My thought about taking the cpu out and starting fresh makes this lil experiment sort of null, and i might as well start from scratch. Not to mention I forgot to say that the physical hole for the old psu is big,strange,and proprietary also (so if I installed any new psu, there is going to be some gap in the plastic, not a huge deal, but another reason to maybe use the orig psu). However like you said, I found several 3rd party adapters (24->18, so I cooould make it work)

I wanted the new psu mostly to allow for wider array of cards (380/390s need more than the 400W), but if Ican get away with an OC 960 at 400w total, I'm fine with not replacing.) My worry is I've heard you should never get toooo close to max watts, meaning if the 960 brings me up over 300-350ish, I'm worried about risking stability
 
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HankB

Member
Joined
Jan 27, 2011
Location
Beautiful Sunny Winfield
That's one reason I stay away from AIO style PCs from the big manufacturers. They're big enough to manufacture custom components like PSU, motherboard and perhaps even video adapters. It saves them $$$ compared to using standard components. You'll spend a little more up front purchasing standard components but you'll have a lot more flexibility when it comes time to upgrade parts. You may also have fewer options for BIOS settings as they will typically be preconfigured for the components available at time of manufacture.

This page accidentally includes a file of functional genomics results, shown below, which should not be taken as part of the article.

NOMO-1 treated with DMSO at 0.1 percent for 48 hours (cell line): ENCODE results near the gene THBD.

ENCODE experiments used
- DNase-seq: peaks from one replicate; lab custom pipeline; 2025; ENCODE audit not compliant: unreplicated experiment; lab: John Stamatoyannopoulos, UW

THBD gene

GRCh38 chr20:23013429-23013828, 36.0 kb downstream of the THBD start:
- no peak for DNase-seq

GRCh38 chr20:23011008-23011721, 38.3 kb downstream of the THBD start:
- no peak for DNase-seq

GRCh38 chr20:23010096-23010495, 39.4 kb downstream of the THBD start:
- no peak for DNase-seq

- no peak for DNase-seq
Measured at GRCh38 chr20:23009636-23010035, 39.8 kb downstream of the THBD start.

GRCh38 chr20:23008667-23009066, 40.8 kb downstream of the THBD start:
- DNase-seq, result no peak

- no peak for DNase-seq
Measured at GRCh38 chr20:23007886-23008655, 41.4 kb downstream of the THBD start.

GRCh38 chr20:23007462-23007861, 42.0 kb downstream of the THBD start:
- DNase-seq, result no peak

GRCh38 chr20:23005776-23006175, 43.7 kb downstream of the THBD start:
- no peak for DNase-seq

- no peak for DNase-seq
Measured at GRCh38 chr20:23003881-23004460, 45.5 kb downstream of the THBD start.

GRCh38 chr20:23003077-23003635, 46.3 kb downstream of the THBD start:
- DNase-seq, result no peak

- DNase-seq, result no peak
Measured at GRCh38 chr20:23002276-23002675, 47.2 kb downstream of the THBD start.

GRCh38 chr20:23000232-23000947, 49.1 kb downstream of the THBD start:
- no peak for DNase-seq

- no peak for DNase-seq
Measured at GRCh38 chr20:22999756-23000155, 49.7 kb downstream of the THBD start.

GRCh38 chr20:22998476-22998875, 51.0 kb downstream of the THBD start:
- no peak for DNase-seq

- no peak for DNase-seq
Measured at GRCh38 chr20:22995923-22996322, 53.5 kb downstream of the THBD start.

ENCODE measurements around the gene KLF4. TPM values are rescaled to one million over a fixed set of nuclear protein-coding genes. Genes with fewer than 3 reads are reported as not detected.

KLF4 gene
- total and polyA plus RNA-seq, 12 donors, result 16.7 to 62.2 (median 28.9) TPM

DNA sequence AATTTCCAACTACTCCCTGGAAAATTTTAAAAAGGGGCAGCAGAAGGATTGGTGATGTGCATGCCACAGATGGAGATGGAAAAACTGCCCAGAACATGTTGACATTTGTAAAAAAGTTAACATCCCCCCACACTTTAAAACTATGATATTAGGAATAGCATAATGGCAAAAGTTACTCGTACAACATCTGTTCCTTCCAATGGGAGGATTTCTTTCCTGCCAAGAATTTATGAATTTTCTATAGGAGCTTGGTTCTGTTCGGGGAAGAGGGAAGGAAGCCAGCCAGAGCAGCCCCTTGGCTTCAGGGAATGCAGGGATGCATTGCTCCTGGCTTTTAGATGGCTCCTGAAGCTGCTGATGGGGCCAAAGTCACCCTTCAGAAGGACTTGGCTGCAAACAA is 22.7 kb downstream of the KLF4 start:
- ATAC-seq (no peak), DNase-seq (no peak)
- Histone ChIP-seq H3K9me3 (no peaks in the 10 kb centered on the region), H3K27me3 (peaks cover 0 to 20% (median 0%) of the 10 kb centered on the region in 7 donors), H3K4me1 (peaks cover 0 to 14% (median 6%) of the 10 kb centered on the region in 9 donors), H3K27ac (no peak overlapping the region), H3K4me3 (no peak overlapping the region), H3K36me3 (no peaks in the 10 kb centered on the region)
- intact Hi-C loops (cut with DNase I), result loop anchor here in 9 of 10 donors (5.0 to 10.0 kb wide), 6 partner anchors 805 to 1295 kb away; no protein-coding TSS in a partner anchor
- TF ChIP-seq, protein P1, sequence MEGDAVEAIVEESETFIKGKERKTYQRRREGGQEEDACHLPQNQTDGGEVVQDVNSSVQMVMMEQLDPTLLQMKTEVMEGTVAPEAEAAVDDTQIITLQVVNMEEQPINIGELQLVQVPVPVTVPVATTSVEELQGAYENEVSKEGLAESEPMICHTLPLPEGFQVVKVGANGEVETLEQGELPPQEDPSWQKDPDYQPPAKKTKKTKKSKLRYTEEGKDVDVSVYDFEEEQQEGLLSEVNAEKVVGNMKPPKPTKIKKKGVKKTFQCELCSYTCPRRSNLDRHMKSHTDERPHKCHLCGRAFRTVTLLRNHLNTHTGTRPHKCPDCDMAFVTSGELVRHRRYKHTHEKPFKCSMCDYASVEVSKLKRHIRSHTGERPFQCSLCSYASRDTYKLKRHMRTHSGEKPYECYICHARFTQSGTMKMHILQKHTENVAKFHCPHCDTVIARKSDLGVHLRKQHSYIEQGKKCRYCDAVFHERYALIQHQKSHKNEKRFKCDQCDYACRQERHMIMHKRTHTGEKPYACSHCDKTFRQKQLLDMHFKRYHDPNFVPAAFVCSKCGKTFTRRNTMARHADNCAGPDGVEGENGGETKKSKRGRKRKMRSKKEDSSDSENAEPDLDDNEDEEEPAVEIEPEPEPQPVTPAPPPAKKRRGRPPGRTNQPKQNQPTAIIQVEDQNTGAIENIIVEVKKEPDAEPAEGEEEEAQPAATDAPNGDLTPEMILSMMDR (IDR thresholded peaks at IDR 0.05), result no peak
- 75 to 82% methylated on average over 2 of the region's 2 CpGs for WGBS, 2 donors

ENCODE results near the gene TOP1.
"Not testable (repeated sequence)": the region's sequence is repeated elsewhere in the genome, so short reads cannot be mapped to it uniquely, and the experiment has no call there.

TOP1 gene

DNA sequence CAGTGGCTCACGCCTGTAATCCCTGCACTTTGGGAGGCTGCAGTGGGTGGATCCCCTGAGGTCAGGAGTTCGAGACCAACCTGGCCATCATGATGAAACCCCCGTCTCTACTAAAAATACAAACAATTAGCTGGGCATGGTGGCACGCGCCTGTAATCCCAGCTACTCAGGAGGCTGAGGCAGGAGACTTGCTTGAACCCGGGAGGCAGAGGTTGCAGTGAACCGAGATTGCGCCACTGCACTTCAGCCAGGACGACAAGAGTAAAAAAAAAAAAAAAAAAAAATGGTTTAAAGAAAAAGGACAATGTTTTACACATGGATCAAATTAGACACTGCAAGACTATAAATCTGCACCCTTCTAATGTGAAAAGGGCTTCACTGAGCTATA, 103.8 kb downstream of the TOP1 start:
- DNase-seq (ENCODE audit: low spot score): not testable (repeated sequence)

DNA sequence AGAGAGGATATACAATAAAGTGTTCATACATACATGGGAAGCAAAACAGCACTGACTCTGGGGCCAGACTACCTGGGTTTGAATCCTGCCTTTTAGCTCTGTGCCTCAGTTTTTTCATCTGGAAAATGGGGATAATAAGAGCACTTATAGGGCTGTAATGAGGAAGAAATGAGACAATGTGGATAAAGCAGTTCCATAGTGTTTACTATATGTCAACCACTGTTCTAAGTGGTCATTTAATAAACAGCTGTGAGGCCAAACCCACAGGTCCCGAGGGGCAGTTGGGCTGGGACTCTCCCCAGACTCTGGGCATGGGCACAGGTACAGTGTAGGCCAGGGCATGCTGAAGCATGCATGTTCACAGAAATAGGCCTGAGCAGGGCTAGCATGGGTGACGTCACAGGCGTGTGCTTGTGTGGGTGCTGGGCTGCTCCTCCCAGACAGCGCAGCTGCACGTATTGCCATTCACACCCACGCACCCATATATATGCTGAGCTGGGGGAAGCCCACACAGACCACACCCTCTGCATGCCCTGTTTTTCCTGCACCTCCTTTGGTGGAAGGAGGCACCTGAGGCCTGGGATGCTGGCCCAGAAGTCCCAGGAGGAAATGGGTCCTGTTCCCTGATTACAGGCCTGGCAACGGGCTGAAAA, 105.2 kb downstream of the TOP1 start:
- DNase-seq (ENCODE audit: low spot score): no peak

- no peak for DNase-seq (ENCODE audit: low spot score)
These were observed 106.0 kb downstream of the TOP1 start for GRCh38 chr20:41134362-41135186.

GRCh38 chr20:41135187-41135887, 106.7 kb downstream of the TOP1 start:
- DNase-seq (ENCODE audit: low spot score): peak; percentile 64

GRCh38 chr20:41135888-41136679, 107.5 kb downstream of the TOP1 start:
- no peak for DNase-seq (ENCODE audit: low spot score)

Of course there are always situations where technology changes and upgrading one part requires upgrades of others. Can't upgrade to a Skylake CPU without a new motherboard and (from what I hear, if you're smart) DDR4 RAM. And my small collection of AGP video cards are not so useful today. ;) OTOH the 8 1/2 year old PC Power and Cooling PSU is still working well and has carried me through several Mobo/CPU generations. And I just purchased a modular replacement for it. It just has more cables than I need and they just get in the way.

Good luck with your upgrade!
 
OP
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DisscoStu

Registered
Joined
Nov 29, 2015
thanks man, you are more right than you know. I checked alooot about this before I bought and everything seemed unproprietary, all components anyway. Never thought to check out the damn psu size and pin connection, who heard of 18???

but you're totally right, buyer beware, do that research. Ive decided I'm going to get the adapter and fit the psu I bought, going to be a hassle, but worth it to avoid stability
 

xrror

Member
Joined
Mar 8, 2009
Location
61920
So possibly good news for you. I did a quick image search for HP z220, and the few pics that showed the side off it looks like the OEM power supply is built by Delta... which is a (VERY) good thing.

So the stock PSU is probably a very solidly rated 400w. Which in my experience with Delta OEM supplies... means it's probably overrated so that's 400w 100% at 50c lol. This was HP's workstation market afterall... OEM's tend to actually care about those, vs. the "race to the bottom Wal-Mart box."

Just my 2 cents. Take a look at the OEM PSU, tell us if it says who made it. If it's the Black Triangle it's probably Delta.